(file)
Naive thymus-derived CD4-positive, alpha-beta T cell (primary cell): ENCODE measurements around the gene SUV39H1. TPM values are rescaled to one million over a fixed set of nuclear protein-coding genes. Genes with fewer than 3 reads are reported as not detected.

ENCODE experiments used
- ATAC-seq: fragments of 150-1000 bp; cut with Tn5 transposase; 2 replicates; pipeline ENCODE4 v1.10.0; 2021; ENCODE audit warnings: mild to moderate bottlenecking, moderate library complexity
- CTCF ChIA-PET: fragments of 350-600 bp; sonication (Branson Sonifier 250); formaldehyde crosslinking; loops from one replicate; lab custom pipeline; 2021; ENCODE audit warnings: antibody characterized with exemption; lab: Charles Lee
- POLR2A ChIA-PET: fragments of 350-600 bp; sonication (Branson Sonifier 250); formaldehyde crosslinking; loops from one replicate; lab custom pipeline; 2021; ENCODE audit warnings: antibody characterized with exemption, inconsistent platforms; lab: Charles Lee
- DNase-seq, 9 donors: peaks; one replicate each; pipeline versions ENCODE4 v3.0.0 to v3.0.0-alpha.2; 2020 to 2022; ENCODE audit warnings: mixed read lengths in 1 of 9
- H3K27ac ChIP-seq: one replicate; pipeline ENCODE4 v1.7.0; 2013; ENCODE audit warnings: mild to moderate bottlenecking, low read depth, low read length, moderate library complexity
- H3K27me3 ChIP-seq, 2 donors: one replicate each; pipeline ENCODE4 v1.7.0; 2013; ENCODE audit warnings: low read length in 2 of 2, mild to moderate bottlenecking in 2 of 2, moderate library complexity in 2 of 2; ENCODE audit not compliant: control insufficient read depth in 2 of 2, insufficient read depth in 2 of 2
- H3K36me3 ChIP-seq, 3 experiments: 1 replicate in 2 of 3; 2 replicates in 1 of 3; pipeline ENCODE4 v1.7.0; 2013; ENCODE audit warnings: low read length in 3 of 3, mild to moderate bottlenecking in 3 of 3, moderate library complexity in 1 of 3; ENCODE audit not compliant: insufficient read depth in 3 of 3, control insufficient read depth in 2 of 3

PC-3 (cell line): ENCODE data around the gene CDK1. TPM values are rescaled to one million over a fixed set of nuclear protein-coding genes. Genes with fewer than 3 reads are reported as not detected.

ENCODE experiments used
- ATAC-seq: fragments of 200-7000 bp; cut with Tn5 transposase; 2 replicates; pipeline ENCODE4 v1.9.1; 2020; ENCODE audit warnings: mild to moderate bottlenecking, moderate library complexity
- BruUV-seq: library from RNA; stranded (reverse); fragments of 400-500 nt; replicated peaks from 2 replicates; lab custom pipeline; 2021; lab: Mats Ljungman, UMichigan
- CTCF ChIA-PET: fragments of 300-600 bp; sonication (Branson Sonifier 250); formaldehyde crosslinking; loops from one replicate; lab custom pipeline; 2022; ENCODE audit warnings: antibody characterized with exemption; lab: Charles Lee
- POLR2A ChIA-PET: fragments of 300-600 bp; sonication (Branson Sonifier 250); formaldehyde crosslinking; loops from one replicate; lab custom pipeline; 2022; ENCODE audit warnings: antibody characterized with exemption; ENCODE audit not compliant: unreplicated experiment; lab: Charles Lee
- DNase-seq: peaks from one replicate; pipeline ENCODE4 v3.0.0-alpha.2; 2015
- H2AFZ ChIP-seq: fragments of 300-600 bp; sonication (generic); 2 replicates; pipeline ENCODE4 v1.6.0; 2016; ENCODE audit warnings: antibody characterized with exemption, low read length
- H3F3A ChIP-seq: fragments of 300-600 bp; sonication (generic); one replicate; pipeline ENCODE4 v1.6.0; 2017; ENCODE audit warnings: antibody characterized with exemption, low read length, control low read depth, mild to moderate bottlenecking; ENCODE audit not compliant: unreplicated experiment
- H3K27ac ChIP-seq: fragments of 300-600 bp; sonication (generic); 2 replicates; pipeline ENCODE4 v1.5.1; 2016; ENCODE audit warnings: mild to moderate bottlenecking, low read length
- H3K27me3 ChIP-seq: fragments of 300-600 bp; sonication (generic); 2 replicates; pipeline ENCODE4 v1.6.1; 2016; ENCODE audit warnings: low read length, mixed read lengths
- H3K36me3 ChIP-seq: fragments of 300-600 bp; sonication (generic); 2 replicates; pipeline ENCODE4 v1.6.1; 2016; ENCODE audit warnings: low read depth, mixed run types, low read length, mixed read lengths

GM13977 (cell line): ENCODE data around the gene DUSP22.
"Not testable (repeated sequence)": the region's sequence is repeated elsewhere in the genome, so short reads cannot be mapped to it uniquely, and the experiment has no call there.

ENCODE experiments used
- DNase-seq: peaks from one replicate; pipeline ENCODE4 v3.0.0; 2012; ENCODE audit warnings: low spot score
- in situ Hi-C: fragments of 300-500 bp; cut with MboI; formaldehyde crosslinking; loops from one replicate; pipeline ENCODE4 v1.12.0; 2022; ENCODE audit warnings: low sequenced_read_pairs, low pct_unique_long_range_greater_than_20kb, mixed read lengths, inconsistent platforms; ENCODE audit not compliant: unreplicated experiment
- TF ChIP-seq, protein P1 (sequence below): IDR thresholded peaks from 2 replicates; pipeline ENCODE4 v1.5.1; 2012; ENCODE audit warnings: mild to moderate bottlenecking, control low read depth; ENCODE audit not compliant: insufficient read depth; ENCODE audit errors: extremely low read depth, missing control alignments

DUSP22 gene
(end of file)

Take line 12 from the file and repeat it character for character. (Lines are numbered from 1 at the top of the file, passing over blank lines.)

- ATAC-seq: fragments of 200-7000 bp; cut with Tn5 transposase; 2 replicates; pipeline ENCODE4 v1.9.1; 2020; ENCODE audit warnings: mild to moderate bottlenecking, moderate library complexity